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Progress in repairing bridges begins to flatten without new revenue

April 19, 2024

Despite the progress that was made in repairing and replacing Pennsylvania bridges following the passage of Act 89 in 2013, the Commonwealth finds itself listed as the second-worst state for the condition of its bridges with more than 3,000 in poor condition, according to the American Road & Transportation Builders Association (ARTBA).

A recent spate of accidents involving bridges – most notably Baltimore’s Francis Scott Key Bridge – have focused new attention on the bridge condition issue across the U.S.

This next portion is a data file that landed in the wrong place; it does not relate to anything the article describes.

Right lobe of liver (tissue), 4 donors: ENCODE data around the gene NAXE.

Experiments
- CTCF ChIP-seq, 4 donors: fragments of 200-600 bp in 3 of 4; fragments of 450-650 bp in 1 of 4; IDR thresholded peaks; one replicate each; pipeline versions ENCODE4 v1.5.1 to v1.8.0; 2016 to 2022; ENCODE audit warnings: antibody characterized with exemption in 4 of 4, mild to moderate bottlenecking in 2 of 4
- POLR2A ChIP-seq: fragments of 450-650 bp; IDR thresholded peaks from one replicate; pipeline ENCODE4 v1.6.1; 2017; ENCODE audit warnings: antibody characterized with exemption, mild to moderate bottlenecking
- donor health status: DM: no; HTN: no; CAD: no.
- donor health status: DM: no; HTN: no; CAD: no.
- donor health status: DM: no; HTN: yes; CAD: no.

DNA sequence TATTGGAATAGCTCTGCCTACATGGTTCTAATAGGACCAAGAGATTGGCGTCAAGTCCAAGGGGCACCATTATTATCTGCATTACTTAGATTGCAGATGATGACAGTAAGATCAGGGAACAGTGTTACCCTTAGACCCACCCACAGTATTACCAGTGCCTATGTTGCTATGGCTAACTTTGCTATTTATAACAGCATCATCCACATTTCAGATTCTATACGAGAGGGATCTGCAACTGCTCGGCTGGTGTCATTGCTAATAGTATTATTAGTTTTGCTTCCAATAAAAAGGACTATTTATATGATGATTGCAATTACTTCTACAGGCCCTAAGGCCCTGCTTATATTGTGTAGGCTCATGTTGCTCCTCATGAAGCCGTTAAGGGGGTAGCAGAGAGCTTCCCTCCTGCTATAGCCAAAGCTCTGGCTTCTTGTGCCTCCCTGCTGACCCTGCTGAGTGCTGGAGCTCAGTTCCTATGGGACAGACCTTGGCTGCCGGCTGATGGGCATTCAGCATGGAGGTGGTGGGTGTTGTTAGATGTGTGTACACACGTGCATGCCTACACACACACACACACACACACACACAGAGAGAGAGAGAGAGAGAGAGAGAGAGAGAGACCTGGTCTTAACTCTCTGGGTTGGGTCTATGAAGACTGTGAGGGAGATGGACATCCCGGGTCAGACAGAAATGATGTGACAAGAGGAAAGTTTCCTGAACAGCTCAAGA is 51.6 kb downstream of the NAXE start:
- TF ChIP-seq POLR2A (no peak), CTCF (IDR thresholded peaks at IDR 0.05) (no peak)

Pennsylvania has 25,400 bridges, more than half of which are in “fair” condition and 13% are in “poor” condition, according to the Federal Highway Administration. PennDOT says the average bridge in the state is at least 50 years old.

On the bright side, the number of bridges in poor condition has dropped by 500 since 2019. Moreover, before Act 89, there were more than 6,000 in poor condition.

In any case, there are still many bridges to fix or replace, with resources diminishing due to increasing cost of materials, labor costs and shrinking revenue as vehicles become more fuel-efficient and the electric vehicle market grows. Policymakers will be challenged to identify new streams of revenue in the next few years.

For more details on the ARTBA report, follow this link.

 

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